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RE: Tyrannosaurus Tail Torque‏

There was pretty good footage of Komodo's killing a Buffalo in the BBC Life
series with Sir David Attenborough.  Sadly it's not on You Tube.

-----Original Message-----
From: Jura [mailto:pristichampsus@yahoo.com] 
Sent: 22 November 2010 04:00
To: dinosaur@usc.edu
Subject: Re: Tyrannosaurus Tail Torque‏

Curse that truncation demon.

The "unabridged" paragraph read:

Fry et al (2009) found that Komodo dragons do indeed have venomous saliva,
and that it causes hypotension (as demonstrated at 8m28s in the video) which
seems to aid dragons in taking down large prey, but in no means is this
their primary mode of hunting. 


--- On Sun, 11/21/10, Jura <pristichampsus@yahoo.com> wrote:

> From: Jura <pristichampsus@yahoo.com>
> Subject: Re: Tyrannosaurus Tail Torque‏
> To: dinosaur@usc.edu
> Date: Sunday, November 21, 2010, 10:57 PM
> --- On Sun, 11/21/10, Sim Koning
> <simkoning@msn.com>
> wrote:
> > -----
> >  
> > Regarding Komodo dragon's and their bite. Watch the
> video
> > and you'll notice that the dear's leg is *rotting* due
> to a
> > bite. They walk up to ungulates and bite them on the
> leg,
> > they get an infection and then they track them down
> and eat
> > them while they are still alive. There are plenty of
> other
> > videos showing them biting animals on the leg for the
> same
> > reason. These animals eat rotten *putrid* meat on the
> > shoreline... you WOULD NOT want to get bit by one. 
> >  
> > http://www.youtube.com/watch?v=KfTgkJHpdsM
> ++++++++++++++++++++++++++++++++++++++++++++++++++++++++
> Not to get too off on a tangent here, but this is the
> non-sped up version of the video you linked to, with the
> relevant section highlighted. 
> http://www.youtube.com/watch?v=ViisuDKqKuI&t=6m53s
> Documentaries are tough to judge for examples of animal
> behaviour as one must take into account how the footage was
> chopped up to "tell the story." In this case, it looks like
> the entire attack took place in one day. The actual attack
> takes place at 7m44s, assuming it is the same deer (if
> slowed down enough one can see the deer that was attacked
> had a healthy left rear leg).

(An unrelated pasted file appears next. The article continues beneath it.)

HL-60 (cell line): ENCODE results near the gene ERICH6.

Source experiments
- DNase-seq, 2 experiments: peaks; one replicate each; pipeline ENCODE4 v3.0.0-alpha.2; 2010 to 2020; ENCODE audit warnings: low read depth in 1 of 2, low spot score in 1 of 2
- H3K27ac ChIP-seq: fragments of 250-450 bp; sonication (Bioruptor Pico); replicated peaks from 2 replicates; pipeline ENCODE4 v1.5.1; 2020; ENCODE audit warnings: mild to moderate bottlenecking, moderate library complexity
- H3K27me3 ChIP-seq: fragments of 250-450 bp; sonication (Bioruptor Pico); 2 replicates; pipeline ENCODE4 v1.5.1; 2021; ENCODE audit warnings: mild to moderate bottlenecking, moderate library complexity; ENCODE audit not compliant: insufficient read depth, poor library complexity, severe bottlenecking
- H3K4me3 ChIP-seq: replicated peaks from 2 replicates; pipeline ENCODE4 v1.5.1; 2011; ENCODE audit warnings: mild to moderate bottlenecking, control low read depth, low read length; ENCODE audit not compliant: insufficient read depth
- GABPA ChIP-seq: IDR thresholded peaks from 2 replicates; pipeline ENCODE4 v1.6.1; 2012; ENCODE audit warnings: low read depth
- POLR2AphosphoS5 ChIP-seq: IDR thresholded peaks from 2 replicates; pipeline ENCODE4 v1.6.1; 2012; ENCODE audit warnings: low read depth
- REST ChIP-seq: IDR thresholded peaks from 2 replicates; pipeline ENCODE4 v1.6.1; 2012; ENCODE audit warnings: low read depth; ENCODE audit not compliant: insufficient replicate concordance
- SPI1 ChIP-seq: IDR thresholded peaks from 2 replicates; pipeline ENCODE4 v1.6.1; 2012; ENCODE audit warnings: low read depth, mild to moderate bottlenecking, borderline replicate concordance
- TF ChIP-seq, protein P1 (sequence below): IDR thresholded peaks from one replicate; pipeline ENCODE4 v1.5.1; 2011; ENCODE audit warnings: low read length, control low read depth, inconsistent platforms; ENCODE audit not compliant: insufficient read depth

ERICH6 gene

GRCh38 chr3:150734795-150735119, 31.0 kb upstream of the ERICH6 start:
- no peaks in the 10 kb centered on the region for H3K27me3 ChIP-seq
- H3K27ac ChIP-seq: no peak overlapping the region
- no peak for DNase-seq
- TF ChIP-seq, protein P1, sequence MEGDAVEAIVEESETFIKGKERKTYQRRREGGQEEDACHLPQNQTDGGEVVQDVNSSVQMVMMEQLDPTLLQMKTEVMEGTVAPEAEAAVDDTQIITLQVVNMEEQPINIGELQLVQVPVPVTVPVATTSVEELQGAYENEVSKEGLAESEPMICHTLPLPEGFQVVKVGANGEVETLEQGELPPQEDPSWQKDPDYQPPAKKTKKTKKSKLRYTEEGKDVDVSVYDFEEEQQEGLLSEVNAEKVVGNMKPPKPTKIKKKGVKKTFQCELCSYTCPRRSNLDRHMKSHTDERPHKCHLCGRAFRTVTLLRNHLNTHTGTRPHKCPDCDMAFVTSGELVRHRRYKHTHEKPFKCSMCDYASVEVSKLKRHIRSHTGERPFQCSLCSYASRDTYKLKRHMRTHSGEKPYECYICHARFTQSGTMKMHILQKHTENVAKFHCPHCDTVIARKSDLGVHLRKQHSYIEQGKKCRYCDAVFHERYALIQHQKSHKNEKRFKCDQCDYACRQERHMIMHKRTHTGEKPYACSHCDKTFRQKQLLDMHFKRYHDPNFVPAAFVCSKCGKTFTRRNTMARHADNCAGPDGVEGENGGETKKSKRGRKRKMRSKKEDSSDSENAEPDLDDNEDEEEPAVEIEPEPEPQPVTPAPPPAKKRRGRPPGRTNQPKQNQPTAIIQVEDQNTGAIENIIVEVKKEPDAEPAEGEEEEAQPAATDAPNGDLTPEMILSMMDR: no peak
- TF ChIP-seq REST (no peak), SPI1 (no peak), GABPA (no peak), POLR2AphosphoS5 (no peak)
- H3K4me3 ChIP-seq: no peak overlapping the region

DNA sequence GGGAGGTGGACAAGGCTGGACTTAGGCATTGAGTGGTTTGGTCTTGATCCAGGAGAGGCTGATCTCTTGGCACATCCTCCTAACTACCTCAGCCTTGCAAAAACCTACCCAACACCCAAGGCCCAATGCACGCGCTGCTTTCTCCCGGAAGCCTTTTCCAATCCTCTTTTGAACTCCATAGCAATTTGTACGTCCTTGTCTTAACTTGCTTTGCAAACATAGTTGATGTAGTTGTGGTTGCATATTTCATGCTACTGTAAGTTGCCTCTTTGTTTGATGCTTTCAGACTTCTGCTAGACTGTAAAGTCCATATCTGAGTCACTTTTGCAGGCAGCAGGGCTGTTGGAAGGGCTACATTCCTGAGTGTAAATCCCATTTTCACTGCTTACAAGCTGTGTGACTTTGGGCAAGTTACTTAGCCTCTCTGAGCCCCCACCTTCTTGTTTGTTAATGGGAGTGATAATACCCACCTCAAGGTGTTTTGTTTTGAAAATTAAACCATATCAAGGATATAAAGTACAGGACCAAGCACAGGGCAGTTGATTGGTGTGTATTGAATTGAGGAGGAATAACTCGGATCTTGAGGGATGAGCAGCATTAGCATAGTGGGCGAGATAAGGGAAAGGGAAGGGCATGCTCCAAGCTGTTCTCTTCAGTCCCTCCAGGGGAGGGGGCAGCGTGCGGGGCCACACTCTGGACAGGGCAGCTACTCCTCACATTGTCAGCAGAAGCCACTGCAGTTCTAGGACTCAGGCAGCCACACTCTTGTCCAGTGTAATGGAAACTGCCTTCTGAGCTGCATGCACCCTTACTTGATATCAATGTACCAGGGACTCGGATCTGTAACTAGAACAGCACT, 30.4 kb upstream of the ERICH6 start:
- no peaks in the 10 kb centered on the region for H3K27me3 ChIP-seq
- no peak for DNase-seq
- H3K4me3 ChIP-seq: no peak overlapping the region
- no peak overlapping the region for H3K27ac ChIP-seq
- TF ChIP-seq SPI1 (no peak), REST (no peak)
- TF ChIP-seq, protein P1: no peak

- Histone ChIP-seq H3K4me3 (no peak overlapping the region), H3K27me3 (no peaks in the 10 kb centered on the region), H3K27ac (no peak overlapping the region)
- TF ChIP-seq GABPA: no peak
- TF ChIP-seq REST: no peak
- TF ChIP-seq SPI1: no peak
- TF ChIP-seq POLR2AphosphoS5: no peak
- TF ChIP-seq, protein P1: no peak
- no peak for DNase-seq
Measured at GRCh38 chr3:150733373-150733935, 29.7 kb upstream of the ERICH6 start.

> The point remains that there has never been a credible
> observation of Komodo dragons using bite and release as a
> means of killing their prey (the dragon in the video backs
> away at one
eer before it collapses). 
> Walter Auffenberg (1981) took extensive notes on his
> observations of wild dragons hunting. His notes include
> observations on natural attacks, as well as staged attacks
> (where his team tethered a goat to a post and waited for a
> dragon to come by). In the case of the latter, he also took
> pictures and drawings of the killing process. At no point in
> these attacks did the dragon ever just walk off and wait for
> the animal to die. In fact it was quite the contrary, with
> Auffenberg describing the attacks as extremely violent
> affairs. 
> Fry et al (
> nd that it causes hypotension (as demonstrated at 8m28s in
> the video) which seems to aid dragons in taking down large
> prey, but in no means is this their primary mode of hunting.
> Honestly the only reptiles that have ever been shown to
> reliably use a "bite and release" strategy are vipers. 
> _____________________________________________________________
> >  
> >  
> > Also, more on topic. Do you guys think it's possible
> that
> > giant theropods could have had an elastic strain
> energy
> > storage tendon/s in their lower legs (like macropods)
> that
> > may have given them more "free" energy while running?
> I was
> > just reading about how such a system remains efficient
> even
> > when weight is increased. I also suspect that the
> > caudofemoralis was very elastic and may have stored
> energy
> > as the tail "wagged" side to side. What do you guys
> think?
> ++++++++++++++++++++++++++++++++++++++++++++++++++++++++++++
> Muscles can store strain energy, though it is often small
> compared to the storage capacity of tendons (Alexander &
> Clark 1977). I don't know if any elastic storage tests have
> been performed on the caudofemoralis, though it would appear
> to be plenty powerful enough to handle long walks, or bursts
> of acceleration all on its own.
> More on this very subject in the very near future. :)
> Jason
> References
> Auffenberg, Walter, 1981, The Behavioral Ecology of 
ander, R.MCN., Bennet-Clark, H.C. 1977. Storage of
> Elastic Strain Energy in Muscle and Other Tissues. Nature.
> Vol.265:114-117
> Fry, B., Wroe, S., Teeuwissed, W., van Osch, M.J.P.,
> Moreno, K., Ingle, J., McHenry, C., Ferrara, T., Clausen,
> P., Scheib, H., Winter, K.L., Greisman, L., Roelants, K.,
> van der Weerd, L., Clemente, C.J., Giannakis, E., Hodgson,
> W.C., Luz, S., Martelli, P., Krishnasamy, K., Kochva, E.,
> Kwok, H.F., Scanlon, D., Karas, J., Citron, D.M., Goldstein,
> E.J.C., Mcnaughtan, J.E., and Norman, J. 2009. A Central
> role for Venom in Predation by Varanus komodoensis (Komodo
> Dragon) and the Extinct Giant Varanus
> 06